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Joseph v. State

United States District Court, D. Maryland, Northern Division

February 4, 2014

STATE OF MARYLAND, et al., Defendants.


WILLIAM D. QUARLES, Jr., District Judge.

Fidelito L. Joseph, pro se, sued the State of Maryland and others[1] for constitutional violations under 42 U.S.C. §§ 1983, 1985(3). ECF No. 1. Pending are three motions to dismiss for failure to state a claim and three motions to dismiss or for summary judgment, by various defendants. ECF Nos. 11, 26, 27, 34, 41, 42. No hearing is necessary. Local Rule 105.6 (D. Md. 2011). For the following reasons, the defendants' motions will be granted.

I. Background[2]

On September 29, 2010, police officers made "a routine traffic stop" of a car in which Joseph was a passenger.[3] ECF No. 1 ¶¶ 2, 24. Joseph, who is African-American and a resident of New York State, was not issued a citation, [4] but police "illegally" searched the car during the stop using a dog, which apparently detected drugs.[5] See id. ¶¶ 5, 8, 12, 15. Joseph was arrested and taken to the Cumberland Police station "where he was held down forcibly[, ] stripped down of his clothing, " and subjected to a cavity search which "caus[ed] him serious physical injury." Id. ¶¶ 7, 17. He was charged with, inter alia, possession with intent to distribute narcotics. Id. ¶ 8.

On November 10, 2010, Joseph pled guilty to similar charges in West Virginia. Id. ¶ 9. He served 20 months of a one to five year sentence. See id. On the day he was to be released from the West Virginia prison, "the State of Maryland illegally detained [and] extradited [him] by apprehension."[6] See id. ¶ 10. He was transported to Allegany County Detention Center (the "Detention Center") and held from September 11, 2012 until October 16, 2012, when he was released on bond. Id. ¶¶ 10, 13.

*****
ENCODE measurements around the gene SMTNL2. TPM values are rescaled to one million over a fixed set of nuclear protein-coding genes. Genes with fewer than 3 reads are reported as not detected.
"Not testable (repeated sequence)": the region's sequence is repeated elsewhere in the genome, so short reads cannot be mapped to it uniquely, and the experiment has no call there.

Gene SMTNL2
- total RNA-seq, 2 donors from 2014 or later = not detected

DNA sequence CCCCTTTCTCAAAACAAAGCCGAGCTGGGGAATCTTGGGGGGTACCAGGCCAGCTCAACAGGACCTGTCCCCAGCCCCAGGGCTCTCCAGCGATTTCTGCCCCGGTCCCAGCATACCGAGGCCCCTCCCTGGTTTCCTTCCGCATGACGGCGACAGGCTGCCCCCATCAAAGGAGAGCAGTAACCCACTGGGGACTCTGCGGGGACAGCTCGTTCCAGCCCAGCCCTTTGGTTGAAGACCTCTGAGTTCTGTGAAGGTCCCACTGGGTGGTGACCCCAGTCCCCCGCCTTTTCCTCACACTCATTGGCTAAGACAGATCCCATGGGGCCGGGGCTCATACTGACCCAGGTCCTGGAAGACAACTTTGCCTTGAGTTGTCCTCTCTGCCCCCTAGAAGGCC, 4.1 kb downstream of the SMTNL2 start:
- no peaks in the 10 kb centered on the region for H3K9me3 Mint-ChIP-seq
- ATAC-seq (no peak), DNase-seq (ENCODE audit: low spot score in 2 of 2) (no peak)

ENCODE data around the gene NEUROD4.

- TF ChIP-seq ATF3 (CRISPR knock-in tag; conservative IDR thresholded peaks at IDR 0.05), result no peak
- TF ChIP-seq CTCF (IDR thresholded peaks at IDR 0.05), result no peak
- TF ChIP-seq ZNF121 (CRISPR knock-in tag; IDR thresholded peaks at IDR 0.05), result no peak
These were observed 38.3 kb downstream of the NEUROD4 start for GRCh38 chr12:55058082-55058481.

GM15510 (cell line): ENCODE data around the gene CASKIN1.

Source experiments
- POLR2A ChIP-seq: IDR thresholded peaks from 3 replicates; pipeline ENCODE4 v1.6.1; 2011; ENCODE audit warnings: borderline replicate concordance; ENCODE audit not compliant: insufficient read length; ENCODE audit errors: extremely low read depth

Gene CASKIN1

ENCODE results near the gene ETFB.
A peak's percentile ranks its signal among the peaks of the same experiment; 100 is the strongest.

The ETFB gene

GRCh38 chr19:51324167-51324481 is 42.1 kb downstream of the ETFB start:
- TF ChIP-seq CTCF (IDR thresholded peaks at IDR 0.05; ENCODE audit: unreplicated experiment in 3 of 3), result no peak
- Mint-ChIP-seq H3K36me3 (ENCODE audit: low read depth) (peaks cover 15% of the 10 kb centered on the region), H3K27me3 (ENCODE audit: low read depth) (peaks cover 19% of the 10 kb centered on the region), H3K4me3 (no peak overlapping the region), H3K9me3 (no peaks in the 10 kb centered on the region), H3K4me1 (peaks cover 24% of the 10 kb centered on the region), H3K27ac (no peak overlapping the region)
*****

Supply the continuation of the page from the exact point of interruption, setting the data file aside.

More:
On October 5, 2012, while at the Detention Center, "a legal issue... occurred at the law library, " which resulted in Joseph's placement on "23 [hour] cell restriction" and "deni[al] [of his] access to the law library for two weeks."[7] See id. ¶ 11. The restrictions prevented Joseph from fully preparing for an October 16, 2012 hearing in the Allegany County Circuit Court.[8] See id. ¶¶ 11, 12. Despite these restrictions, however, Joseph was able to file "several motions to dismiss his charges based on the legality" of the traffic stop, "the statute of limitations for speedy trial, " and the State's failure to prosecute. See id. ¶ 14. On October 31, 2012, the charges against Joseph were dismissed. Id. ¶ 16.

Joseph alleges that, in carrying out these "unlawful acts, defendants were prejudice[d], bias[ed], and motivated at least in part, by the fact that plaintiff was an African American not from the State of Maryland." Id. ¶ 19. He also alleges that the defendants' acts caused him "various physical injuries, fear[, ] embarrassment [, ] humiliation, emotional distress, lost consortium, and pain [and] suffering." Id. ¶ 20.

On January 4, 2013, in the United States District Court for the District of Columbia, Joseph sued the defendants, who allegedly "are members of the State of Maryland[, ] Allegany County Police [Department], and Allegany County Sheriff Department ([the Detention Center]) who were employed at the time of said incident." Id. ¶ 6. He brought two claims under § 1983, asserting that the defendants: (1) used excessive force against him during the body cavity search, in violation of the Eighth and Fourteenth Amendments (count one); and (2) "refus[ed] him a quick and speedy trial" by "failing to allow him to attend his pretrial hearings, " in violation of the Fifth, Sixth, Eighth, and Fourteenth Amendments and the Interstate Agreement on Detainers Act[9] (count two). Id. ¶ 23. He also brought a § 1985(3) claim that the defendants' "conduct was the product of a conspiracy designed to punish plaintiff for exercising his Fourth Amendment right to complain" about the body cavity search and the traffic stop, [10] in violation of the First, Fourth, Fifth, Sixth, Eighth, Thirteenth, Fourteenth, and Fifteenth Amendments (count three). See id. ¶ 24. The complaint seeks compensatory and punitive damages, attorneys' fees and costs, and "[s]uch other... relief as this court may deem just and proper, including injunctive and declaratory relief." Id. at 8.